015. Mushi-pan: A Super-Easy Japanese Snack!

While I was teaching in Japan, one of my favorite things to do was to participate in the home economics class when they were cooking, and one of my favorite lessons to take part in was about mushi-pan.

What is mushi-pan, you ask?  It’s a Japanese egg-based steamed bun that uses baking powder to rise instead of yeast.  It’s usually lightly sweetened, and can be found in any convenience store in Japan, usually with raisins, red beans, or chocolate chips dotting them for more flavor, since the bread itself is so mild.

There are many, many recipes out there for mushi-pan, and my favorite can be found here, by La Fuji Mama.  It’s a great basic recipe to start with.

Before we start, I suggest having on hand either silicone baking cups or stiff paper baking cups.  Do NOT use the flimsy paper or aluminum muffin-liners.  They’re not tough enough to handle the steam!

Now let’s start with the ingredients!  As you can see, I don’t use anything too fancy.

The Tools and Parts.

  • 2 eggs, beaten
  • 3 tablespoons granulated sugar
  • 3 tablespoons sweetened condensed milk**
  • 2 tablespoons milk
  • 2 tablespoons vegetable oil
  • 1 teaspoon vanilla extract
  • 2/3 cup all-purpose flour
  • 2 teaspoons baking powder

**I’m not an all-the-time baker, so I don’t keep cans of condensed milk around the apartment.  Instead, I make a substitute that gets the job done and is pretty easy – plus, you can use it in equal measurement to the condensed milk, so you don’t have to change the rest of the recipe at all! 🙂  The recipe below for the substitute can pretty much be used for 2.5 batches of mushi-pan, so I usually either make a double-batch of mushi-pan or refrigerate the substitute for a day or two until I decide to make some more mushi-pan.

Condensed Milk Substitute:

  • 1 egg
  • 1/2 cup brown sugar
  • 1/2 teaspoon vanilla extract
  • 1 tablespoon all-purpose flour
  • 1/4 teaspoon baking powder
  • 2 pinches salt
Mix all of the substitute ingredients together.  They should form a thick, caramel-colored sauce.

Now for the mushi-pan directions!

  1. In a medium-sized mixing bowl, combine the eggs, sugar, condensed milk substitute, milk, vegetable oil, and vanilla extract.  Do this slowly, one ingredient at a time, mixing well.
  2. In a separate small bowl, combine the flour and baking powder, mixing them well.  You can mix them with a fork or whisk – just make sure they’re nice and blended together.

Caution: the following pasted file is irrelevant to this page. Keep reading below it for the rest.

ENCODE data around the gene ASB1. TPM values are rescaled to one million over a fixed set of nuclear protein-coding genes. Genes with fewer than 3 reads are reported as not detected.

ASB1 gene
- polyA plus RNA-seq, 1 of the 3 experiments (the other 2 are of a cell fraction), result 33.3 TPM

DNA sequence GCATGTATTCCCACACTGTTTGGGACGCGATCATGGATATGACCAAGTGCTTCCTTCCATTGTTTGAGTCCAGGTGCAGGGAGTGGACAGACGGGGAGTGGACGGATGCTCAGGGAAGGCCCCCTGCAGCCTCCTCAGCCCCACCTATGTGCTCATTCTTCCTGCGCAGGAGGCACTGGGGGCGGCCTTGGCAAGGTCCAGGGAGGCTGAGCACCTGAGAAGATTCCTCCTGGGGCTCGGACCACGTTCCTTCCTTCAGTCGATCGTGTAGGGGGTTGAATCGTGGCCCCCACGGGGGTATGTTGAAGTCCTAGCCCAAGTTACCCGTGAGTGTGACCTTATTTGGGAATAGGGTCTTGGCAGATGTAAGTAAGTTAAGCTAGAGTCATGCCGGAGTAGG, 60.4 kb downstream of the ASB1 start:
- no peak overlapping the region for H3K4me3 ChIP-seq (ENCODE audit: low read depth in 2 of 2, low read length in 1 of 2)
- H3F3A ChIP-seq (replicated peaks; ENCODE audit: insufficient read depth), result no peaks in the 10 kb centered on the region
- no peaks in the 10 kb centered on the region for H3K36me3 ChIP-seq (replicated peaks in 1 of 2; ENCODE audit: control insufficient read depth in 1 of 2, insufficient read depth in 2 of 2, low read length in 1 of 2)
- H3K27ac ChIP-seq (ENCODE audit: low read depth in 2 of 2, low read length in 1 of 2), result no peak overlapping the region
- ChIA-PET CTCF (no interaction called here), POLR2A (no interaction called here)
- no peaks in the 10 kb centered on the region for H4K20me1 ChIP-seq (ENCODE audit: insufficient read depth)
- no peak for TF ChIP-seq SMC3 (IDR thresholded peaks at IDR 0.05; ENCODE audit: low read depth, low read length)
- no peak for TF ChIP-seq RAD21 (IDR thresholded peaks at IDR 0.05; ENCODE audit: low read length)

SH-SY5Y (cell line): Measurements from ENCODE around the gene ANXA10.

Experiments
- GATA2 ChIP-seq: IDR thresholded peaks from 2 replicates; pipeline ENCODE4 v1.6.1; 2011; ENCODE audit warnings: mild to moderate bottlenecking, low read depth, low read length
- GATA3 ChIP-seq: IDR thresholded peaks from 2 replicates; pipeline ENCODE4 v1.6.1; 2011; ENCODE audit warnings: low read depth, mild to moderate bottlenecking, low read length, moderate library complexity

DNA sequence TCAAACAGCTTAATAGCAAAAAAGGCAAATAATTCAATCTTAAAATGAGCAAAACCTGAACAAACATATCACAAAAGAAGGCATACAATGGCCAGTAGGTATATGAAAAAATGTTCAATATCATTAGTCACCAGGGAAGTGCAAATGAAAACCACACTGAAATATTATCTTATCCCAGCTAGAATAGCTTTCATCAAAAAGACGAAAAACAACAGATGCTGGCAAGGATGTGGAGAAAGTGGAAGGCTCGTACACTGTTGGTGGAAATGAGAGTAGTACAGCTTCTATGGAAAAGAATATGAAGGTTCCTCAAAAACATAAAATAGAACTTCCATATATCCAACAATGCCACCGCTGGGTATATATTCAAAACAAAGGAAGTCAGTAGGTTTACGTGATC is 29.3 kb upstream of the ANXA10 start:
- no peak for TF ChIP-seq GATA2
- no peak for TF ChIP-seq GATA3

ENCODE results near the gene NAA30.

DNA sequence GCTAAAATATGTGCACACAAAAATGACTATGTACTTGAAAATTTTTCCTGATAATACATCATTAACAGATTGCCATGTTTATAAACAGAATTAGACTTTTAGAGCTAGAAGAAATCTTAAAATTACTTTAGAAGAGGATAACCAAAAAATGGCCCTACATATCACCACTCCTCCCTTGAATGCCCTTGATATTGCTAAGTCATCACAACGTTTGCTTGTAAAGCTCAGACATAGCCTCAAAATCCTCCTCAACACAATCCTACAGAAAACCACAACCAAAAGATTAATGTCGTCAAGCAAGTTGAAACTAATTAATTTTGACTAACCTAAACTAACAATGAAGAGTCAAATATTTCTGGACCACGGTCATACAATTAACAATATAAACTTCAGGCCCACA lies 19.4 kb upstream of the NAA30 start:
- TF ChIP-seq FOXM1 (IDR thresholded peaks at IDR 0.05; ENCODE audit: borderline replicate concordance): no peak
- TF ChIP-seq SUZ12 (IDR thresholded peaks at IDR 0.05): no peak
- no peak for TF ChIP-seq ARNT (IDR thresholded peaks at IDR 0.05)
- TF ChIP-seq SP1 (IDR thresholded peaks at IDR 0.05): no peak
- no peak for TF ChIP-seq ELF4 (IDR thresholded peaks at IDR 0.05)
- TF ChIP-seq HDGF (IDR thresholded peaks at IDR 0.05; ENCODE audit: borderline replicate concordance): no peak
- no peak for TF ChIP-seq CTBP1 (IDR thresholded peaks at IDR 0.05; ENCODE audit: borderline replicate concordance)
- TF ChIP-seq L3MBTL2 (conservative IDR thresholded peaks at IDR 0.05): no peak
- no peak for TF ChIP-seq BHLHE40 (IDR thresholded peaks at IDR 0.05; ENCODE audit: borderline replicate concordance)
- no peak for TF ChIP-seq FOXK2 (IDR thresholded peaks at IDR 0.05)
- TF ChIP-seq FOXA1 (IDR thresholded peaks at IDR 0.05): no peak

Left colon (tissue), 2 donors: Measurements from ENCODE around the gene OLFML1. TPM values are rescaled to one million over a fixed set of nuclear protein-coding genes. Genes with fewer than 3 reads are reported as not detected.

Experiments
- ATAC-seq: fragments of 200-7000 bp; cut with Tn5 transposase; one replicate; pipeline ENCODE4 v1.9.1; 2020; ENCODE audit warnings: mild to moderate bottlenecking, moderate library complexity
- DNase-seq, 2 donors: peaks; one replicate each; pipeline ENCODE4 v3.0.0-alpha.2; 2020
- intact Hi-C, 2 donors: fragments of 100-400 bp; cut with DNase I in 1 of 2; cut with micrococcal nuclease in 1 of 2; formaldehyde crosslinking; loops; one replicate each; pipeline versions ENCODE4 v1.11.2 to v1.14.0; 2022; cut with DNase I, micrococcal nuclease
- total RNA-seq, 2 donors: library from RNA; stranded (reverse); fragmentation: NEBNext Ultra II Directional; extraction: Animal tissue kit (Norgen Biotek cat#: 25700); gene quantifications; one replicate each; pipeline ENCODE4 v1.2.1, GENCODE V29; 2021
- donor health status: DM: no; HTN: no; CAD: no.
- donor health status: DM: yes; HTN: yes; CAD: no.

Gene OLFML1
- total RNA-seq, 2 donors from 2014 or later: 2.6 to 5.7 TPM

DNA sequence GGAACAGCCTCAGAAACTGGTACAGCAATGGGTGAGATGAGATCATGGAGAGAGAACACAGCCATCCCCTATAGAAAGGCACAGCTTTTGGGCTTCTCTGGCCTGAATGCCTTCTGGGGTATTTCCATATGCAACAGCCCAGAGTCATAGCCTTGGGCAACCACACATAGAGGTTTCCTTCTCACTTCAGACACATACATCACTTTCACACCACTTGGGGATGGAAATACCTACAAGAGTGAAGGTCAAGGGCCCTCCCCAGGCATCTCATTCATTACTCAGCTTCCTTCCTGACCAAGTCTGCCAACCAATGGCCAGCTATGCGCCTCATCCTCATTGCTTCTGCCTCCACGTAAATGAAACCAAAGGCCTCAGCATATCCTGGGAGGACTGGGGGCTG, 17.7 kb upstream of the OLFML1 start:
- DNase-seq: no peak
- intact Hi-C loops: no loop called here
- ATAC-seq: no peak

The Batter.

  3. Heat up your steamer on high.  I like to use our big pot filled with about 2 inches of water and my steaming tray.
  4. Slowly add the flour-baking powder mixture to wet egg mixture.  Don’t stir too hard – it’s okay for there to be some little lumps!
  5. Fill your baking cups about 2/3-3/4 of the way with the batter.

    I put a little too much batter into each cup…but that’s okay!

  6. When the steamer is ready (when the water is boiling), carefully place your baking cups inside on the tray.  This batch makes about 8 regular-sized muffin mushi-pans, and I recommend putting in 4 at a time.
  7. Put the lid over your steamer and steam the batch for about 10 minutes.
  8. After 10 minutes, use a toothpick to poke down to the center of each mushi-pan.  If it comes out clean, they’re done!  If it comes out with a little bit of batter stuck to it, they need more time.  Give them a couple more minutes in the steamer, then check them again.
  9. Take the finished mushi-pans carefully out of the steamer.  Be careful!  Don’t burn/scald yourself!
  10. Let the mushi-pan cool for a 5-10 minutes.  If you used silicone baking cups, you can pop them out of the cups and let them cool faster that way.
  11. Enjoy! 😀

Oishii! Delicious! 😀

Next time, try putting in some goodies!  Raisins and chocolate chips work well!  I want to try strawberries next time…:-9

I’m thinking that maybe next time I’ll try using cake flour, too, to play with the density of the final product 🙂

Hugs & kimchi,

Annie

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